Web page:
Reflections on the Consistent Ethic of Life

Having worked for several years to advance the consistent ethic of life as an editor for Life Matters Journal and a member of the organization the Consistent Life Network, I wanted to offer some thoughts on this principle. How should supporters of the ethic understand it? What concerns should the ethic include—and not include?

I acknowledge at the outset that these questions do not have “right” answers. Those who support the consistent ethic of life are a diverse and loosely organized community that has no central authority or official set of convictions. We do not have a consistent ethic of life Central Committee or Party Chair capable of settling philosophical disputes. Nevertheless, the ethic has over time prompted reflection among its supporters—and some strong criticism from its opponents—and I think I can draw on some of this history of reflection, as well as my own experiences, to identify ways of understanding the ethic that will be helpful to activists seeking to promote it.[1]

A good working definition of the consistent ethic of life would be the principle that human life should be protected by ending the major socially accepted forms of killing. To be an effective means of social change, this principle should be understood and applied in a way that will attract a broad, diverse constituency yet remain clear and specific enough to be meaningful. The consistent ethic of life should become the basis for a powerful new movement that influences people across the political and other spectrums. With these goals in mind, I propose for consideration the following guidelines for understanding and promoting the ethic:

The consistent ethic of life should focus primarily on opposition to four types of socially approved killing: abortion, the death penalty, euthanasia/assisted suicide, and war. An understanding of the ethic that focuses on opposition to these four practices has three advantages. First, the four practices have common characteristics that make opposition to all four more than a random assembly of disconnected beliefs. All four practices involve the direct, intentional taking of human life; all are legal, socially accepted, or both in many parts of the world; and all four have significant forces working on their behalf that need to be met by opposition.

Second (as the writer and activist Mary Meehan pointed out to me), this understanding of the ethic is ideologically balanced: two of the practices opposed (abortion and euthanasia/assisted suicide) tend to be associated with the political Left while the other two (death penalty and war) tend to be associated with the political Right. This kind of balanced approach works against the notion that the consistent ethic of life is “really” a disguised form of either liberalism or conservatism.

Third, opposing these four practices is a sufficiently limited and specific mission to prevent the ethic from becoming overly broad and vague. In contrast to the focus on these four practices, the ethic should not be defined so as to include issues that, however serious they might be, do not involve socially approved killing of human beings. Concentration on issues such as reducing poverty or protecting the environment would not be appropriate to include in the ethic. To exclude such issues is not to deny their importance but merely their suitability as elements of the consistent ethic of life. Almost any social injustice or problem can be presented or contrived as harming or diminishing life in some way, and once the ethic is defined so as to encompass issues other than the direct taking of human life it becomes nearly impossible to say what the ethic does not encompass. To expand the ethic in this way risks broadening the ethic to such an extent that it becomes meaningless.[2]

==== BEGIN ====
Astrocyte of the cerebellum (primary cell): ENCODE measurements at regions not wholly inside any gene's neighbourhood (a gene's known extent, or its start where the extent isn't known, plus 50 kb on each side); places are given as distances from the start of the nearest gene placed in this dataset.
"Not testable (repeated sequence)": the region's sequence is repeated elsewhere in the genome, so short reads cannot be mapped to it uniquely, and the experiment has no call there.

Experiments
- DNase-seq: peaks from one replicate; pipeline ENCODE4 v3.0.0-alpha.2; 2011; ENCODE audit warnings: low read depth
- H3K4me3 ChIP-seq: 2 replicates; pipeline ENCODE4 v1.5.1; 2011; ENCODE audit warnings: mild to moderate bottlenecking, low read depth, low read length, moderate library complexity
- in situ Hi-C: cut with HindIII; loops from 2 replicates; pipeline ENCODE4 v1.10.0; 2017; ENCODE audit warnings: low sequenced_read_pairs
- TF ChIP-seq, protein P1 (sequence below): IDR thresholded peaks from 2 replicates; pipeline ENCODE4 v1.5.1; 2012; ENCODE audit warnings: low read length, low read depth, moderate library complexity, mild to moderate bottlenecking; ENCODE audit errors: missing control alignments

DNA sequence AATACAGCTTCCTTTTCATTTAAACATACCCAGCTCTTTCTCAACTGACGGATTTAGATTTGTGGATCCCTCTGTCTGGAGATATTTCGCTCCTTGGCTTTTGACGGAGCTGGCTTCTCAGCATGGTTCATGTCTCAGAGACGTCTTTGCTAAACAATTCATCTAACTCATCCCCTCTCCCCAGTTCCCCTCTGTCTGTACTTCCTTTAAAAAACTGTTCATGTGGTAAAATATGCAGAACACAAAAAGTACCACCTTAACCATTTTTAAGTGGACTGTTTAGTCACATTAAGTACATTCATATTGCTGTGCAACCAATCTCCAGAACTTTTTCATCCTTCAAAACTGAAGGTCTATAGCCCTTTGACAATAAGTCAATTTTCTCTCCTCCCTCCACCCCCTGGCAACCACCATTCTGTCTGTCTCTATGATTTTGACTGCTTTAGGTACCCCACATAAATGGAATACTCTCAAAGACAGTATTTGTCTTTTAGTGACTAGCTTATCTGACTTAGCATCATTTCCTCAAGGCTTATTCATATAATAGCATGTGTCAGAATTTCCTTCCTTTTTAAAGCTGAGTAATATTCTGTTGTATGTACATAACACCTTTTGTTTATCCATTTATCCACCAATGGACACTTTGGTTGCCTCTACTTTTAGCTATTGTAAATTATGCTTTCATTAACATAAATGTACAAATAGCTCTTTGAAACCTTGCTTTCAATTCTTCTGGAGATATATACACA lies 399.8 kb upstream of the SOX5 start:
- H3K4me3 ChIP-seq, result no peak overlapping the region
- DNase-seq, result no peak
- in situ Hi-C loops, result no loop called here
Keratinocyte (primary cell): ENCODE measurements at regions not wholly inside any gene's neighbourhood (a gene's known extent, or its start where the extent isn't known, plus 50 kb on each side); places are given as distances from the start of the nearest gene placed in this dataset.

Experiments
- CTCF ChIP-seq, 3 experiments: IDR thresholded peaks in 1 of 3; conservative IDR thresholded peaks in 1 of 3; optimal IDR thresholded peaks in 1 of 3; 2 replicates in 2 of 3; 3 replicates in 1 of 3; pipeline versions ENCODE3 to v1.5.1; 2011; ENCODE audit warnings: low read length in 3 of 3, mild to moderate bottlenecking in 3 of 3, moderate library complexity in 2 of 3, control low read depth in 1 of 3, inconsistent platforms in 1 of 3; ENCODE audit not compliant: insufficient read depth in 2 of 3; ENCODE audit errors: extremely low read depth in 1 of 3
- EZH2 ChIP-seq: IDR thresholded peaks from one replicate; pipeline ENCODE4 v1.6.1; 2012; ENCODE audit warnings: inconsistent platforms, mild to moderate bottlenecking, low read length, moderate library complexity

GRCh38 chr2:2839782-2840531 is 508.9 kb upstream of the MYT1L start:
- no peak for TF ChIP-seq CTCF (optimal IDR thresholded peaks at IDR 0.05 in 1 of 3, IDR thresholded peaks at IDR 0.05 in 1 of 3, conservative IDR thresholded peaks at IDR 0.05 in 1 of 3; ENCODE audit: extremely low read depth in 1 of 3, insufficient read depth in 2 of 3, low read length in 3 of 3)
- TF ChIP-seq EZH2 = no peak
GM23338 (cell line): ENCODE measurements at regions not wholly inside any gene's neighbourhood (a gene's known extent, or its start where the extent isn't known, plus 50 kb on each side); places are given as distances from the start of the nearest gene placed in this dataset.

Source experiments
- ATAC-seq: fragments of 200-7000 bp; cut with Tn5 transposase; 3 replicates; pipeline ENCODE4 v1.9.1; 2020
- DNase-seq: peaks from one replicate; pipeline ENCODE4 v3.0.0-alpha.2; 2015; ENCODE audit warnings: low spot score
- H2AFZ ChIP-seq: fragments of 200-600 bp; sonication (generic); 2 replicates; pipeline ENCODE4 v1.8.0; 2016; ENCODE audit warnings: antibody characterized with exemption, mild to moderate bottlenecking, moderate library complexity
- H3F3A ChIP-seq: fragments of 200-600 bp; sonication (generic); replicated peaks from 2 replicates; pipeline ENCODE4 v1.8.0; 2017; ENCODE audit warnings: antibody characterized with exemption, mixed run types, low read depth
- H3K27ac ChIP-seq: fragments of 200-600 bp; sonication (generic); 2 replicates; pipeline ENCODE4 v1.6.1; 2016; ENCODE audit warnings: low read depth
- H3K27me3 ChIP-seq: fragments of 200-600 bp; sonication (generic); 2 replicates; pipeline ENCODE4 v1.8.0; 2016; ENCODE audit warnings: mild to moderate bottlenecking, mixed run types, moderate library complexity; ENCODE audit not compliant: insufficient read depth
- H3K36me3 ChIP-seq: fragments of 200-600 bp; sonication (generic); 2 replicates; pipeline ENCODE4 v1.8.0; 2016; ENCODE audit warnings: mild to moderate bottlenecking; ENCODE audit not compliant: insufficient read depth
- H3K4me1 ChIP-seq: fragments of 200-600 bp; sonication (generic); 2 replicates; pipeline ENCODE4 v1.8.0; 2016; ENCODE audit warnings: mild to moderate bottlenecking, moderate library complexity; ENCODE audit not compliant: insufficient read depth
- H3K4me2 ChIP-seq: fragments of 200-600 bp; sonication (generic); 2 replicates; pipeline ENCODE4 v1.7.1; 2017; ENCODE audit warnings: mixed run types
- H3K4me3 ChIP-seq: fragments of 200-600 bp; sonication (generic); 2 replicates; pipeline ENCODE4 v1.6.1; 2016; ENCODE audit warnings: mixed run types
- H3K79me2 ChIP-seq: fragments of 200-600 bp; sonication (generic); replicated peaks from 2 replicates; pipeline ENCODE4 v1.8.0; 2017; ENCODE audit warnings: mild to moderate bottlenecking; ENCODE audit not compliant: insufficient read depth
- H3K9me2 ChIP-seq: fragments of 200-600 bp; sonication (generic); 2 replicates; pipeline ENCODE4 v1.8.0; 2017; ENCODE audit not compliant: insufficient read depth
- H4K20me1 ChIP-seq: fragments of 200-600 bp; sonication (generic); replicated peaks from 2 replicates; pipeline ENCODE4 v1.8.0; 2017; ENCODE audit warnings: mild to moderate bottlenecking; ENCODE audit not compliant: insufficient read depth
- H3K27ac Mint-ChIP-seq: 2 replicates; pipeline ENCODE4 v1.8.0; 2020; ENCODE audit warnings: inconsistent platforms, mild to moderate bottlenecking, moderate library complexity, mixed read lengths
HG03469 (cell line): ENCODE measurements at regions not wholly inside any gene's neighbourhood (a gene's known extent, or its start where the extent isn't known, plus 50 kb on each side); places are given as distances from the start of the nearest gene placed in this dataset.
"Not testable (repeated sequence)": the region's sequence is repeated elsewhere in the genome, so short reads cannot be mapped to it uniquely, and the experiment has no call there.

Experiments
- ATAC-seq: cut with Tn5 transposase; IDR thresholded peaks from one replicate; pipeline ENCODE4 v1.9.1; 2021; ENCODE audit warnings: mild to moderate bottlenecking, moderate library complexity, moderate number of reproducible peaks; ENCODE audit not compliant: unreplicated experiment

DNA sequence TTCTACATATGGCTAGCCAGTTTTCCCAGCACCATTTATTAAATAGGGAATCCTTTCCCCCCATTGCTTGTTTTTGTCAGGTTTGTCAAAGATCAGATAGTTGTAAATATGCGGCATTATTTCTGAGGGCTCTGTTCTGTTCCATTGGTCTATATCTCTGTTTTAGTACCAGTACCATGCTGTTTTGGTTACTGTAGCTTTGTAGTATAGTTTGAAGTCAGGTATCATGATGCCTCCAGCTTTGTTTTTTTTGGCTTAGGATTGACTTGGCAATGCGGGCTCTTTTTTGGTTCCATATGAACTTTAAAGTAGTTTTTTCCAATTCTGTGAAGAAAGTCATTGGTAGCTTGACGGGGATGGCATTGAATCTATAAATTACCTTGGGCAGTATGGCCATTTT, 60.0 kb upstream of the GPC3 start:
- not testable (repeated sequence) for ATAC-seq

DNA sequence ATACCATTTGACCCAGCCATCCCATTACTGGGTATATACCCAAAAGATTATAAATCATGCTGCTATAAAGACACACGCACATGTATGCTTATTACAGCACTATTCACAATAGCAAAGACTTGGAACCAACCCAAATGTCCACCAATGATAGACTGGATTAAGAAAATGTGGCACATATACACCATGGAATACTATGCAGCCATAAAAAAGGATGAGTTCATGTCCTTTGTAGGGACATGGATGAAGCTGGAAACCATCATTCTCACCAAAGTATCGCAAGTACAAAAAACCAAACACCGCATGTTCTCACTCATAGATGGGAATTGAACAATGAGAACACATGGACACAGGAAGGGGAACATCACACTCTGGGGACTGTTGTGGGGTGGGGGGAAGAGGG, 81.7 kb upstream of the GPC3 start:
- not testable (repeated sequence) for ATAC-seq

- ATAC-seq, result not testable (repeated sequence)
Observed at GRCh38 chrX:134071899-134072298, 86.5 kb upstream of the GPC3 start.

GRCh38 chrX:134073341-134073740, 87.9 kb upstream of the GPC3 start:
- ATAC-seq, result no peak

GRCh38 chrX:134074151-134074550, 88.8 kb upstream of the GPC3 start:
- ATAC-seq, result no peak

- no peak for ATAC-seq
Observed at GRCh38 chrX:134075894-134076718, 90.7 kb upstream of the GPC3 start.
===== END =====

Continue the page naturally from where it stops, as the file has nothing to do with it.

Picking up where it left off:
The consistent ethic of life should cut across ideological lines and not be confined or identical to a particular religion, philosophy, or political party—or to a particular rationale for supporting the ethic. People who support the ethic, as defined above, may come from any number of different backgrounds and have any number of belief systems. People of different faiths or none at all; conservatives, liberals, libertarians, and radicals; Democrats, Greens, Libertarians, and Republicans alike should be welcomed into the community of those who support the consistent ethic of life.

Moreover, this community should allow for a diversity of views as to why the ethic is worth supporting. Some who adhere to the ethic do so out of an absolute rejection of all violence. They regard all killing of humans, or in some cases any kind of animal, as wrong and therefore reject all four types of socially approved killing as equally unacceptable. Other adherents to the ethic might take a different view, viewing the different kinds of killing as wrong for different reasons, and might regard these different kinds of killing as having different moral weights. As long as all adherents agree that these four types of killing should be ended, however, their differing reasons for reaching this conclusion should not be an obstacle to working together.

The consistent ethic of life should embrace a variety of strategies and approaches to ending socially approved killing. The diversity of views mentioned in the previous point will inevitably lead to a diversity of views about how to end the four types of killing opposed by the ethic. Some people will favor various types of direct action, such as helping pregnant women to carry their children to term; ensuring sound care for the sick, disabled, or dying; or challenging various lethal practices through nonviolent civil disobedience. Others might favor political action such as lobbying for legislation or trying to elect candidates to public office. Still others might favor educating the public about the different life issues.